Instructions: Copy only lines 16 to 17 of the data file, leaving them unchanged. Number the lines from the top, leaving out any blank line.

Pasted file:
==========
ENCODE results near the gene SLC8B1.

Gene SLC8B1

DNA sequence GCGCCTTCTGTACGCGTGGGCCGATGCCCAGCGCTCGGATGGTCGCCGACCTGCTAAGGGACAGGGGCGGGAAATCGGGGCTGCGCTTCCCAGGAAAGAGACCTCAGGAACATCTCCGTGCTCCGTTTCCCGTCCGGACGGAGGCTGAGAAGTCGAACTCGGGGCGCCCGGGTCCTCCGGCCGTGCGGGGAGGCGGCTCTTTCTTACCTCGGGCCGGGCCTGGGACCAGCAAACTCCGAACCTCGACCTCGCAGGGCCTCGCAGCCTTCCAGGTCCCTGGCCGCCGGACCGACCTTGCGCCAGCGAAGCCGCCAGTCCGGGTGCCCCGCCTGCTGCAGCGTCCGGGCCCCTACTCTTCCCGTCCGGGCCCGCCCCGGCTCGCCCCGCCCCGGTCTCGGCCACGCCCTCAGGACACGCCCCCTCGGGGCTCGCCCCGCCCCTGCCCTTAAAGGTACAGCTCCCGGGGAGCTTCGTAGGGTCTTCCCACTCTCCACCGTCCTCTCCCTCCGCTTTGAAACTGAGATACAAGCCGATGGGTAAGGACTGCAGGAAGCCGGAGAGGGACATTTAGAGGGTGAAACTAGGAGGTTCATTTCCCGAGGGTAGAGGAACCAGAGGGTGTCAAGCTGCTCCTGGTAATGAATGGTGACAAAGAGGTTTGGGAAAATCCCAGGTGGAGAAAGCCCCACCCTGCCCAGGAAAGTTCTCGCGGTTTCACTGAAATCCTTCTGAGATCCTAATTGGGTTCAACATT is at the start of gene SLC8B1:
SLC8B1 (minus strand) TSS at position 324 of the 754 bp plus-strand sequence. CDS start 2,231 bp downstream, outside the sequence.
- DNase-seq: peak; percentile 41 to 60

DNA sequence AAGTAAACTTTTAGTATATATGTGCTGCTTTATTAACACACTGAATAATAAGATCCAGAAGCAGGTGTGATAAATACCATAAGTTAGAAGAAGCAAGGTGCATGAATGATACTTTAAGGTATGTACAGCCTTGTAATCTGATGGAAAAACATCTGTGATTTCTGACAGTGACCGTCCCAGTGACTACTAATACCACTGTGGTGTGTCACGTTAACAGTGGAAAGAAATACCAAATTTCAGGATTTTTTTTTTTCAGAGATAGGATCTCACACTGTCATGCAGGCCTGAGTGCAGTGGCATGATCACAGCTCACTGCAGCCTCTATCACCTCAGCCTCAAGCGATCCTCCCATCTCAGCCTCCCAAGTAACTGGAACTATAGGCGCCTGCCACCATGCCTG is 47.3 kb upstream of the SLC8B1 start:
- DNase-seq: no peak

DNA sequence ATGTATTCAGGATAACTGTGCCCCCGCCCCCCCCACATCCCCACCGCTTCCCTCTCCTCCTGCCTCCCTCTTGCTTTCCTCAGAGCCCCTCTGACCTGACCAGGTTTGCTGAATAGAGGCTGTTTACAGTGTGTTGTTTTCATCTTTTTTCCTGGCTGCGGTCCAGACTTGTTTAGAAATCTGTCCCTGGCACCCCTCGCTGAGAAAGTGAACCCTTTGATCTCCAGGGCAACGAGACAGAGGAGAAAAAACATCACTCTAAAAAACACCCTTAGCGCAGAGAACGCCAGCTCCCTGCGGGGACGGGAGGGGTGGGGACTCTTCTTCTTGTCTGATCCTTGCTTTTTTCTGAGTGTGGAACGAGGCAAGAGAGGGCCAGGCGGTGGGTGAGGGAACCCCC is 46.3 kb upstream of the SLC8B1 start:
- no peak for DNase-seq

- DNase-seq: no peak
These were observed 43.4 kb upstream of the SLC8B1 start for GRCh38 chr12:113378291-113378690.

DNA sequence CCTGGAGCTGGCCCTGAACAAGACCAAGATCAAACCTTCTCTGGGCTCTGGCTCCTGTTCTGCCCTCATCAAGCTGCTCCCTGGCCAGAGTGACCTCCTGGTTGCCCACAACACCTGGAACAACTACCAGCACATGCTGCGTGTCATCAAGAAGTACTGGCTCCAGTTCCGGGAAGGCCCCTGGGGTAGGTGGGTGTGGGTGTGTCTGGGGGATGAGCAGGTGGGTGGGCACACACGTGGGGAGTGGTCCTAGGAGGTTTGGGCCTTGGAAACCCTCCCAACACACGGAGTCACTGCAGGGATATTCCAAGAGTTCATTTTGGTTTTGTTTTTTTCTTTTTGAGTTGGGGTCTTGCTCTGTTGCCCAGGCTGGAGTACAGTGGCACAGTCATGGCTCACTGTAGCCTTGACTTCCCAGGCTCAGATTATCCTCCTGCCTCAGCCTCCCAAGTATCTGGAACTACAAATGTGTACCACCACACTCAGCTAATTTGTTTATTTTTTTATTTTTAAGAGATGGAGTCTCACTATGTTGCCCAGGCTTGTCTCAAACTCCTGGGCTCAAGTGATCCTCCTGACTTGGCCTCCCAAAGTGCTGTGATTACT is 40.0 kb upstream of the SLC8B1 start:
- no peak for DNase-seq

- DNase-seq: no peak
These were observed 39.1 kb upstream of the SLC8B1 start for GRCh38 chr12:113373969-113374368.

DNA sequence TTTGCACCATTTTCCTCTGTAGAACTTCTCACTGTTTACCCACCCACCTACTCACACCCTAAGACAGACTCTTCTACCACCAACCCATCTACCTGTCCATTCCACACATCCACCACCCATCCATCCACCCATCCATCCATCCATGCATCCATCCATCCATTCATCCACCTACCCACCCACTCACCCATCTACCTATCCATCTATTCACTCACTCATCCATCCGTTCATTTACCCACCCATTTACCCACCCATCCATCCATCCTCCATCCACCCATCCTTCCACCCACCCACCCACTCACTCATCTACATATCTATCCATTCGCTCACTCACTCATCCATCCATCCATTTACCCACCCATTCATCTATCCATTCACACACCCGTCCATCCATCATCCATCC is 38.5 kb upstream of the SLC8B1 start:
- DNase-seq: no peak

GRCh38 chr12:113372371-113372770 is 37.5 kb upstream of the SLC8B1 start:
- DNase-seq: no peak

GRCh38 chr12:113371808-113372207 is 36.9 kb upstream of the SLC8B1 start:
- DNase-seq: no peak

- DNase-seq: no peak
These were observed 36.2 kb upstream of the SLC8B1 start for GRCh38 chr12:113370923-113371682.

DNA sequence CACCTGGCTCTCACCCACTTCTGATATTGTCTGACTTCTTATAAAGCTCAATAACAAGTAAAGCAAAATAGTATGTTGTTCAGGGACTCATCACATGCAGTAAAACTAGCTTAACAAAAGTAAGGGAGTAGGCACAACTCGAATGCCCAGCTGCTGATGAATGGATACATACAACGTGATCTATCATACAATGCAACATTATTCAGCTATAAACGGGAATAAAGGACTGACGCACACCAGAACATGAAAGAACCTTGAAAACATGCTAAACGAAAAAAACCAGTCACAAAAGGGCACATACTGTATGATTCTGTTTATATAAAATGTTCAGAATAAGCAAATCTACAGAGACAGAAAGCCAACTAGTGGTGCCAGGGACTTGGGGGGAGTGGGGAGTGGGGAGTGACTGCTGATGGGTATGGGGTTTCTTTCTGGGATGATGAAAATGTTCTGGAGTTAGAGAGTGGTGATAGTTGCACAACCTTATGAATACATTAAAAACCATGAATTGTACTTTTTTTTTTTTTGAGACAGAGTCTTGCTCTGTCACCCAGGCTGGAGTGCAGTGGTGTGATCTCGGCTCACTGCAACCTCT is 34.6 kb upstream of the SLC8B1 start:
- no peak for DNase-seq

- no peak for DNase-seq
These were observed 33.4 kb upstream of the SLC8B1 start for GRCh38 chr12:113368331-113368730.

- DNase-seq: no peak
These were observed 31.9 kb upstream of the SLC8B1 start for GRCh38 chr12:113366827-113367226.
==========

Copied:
DNA sequence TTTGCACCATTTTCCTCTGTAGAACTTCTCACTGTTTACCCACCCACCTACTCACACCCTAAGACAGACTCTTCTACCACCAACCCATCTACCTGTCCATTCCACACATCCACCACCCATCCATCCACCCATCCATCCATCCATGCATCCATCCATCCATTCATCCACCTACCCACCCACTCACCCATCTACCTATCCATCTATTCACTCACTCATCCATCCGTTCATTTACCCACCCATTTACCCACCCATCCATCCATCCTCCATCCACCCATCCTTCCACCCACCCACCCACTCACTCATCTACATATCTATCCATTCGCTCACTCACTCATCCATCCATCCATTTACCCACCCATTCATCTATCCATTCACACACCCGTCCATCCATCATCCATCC is 38.5 kb upstream of the SLC8B1 start:
- DNase-seq: no peak